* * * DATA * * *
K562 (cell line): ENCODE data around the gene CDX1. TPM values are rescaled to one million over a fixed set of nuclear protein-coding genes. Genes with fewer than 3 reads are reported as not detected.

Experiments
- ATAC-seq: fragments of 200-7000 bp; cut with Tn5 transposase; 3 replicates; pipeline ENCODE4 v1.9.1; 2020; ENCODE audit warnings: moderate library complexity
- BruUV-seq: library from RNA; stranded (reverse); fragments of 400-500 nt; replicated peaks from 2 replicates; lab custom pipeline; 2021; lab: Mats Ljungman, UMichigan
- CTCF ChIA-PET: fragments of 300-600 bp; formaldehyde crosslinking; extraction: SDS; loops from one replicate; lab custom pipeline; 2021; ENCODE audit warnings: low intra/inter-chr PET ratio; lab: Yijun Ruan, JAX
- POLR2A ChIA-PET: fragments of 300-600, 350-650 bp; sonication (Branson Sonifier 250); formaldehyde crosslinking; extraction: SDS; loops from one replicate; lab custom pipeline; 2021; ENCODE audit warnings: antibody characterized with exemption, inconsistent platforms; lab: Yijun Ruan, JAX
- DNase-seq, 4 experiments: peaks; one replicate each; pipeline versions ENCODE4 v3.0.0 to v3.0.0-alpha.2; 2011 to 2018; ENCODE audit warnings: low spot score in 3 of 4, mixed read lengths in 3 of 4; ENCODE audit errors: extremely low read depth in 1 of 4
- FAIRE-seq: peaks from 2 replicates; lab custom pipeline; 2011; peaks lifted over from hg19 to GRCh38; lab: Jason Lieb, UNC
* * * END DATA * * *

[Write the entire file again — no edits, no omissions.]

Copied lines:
K562 (cell line): ENCODE data around the gene CDX1. TPM values are rescaled to one million over a fixed set of nuclear protein-coding genes. Genes with fewer than 3 reads are reported as not detected.

Experiments
- ATAC-seq: fragments of 200-7000 bp; cut with Tn5 transposase; 3 replicates; pipeline ENCODE4 v1.9.1; 2020; ENCODE audit warnings: moderate library complexity
- BruUV-seq: library from RNA; stranded (reverse); fragments of 400-500 nt; replicated peaks from 2 replicates; lab custom pipeline; 2021; lab: Mats Ljungman, UMichigan
- CTCF ChIA-PET: fragments of 300-600 bp; formaldehyde crosslinking; extraction: SDS; loops from one replicate; lab custom pipeline; 2021; ENCODE audit warnings: low intra/inter-chr PET ratio; lab: Yijun Ruan, JAX
- POLR2A ChIA-PET: fragments of 300-600, 350-650 bp; sonication (Branson Sonifier 250); formaldehyde crosslinking; extraction: SDS; loops from one replicate; lab custom pipeline; 2021; ENCODE audit warnings: antibody characterized with exemption, inconsistent platforms; lab: Yijun Ruan, JAX
- DNase-seq, 4 experiments: peaks; one replicate each; pipeline versions ENCODE4 v3.0.0 to v3.0.0-alpha.2; 2011 to 2018; ENCODE audit warnings: low spot score in 3 of 4, mixed read lengths in 3 of 4; ENCODE audit errors: extremely low read depth in 1 of 4
- FAIRE-seq: peaks from 2 replicates; lab custom pipeline; 2011; peaks lifted over from hg19 to GRCh38; lab: Jason Lieb, UNC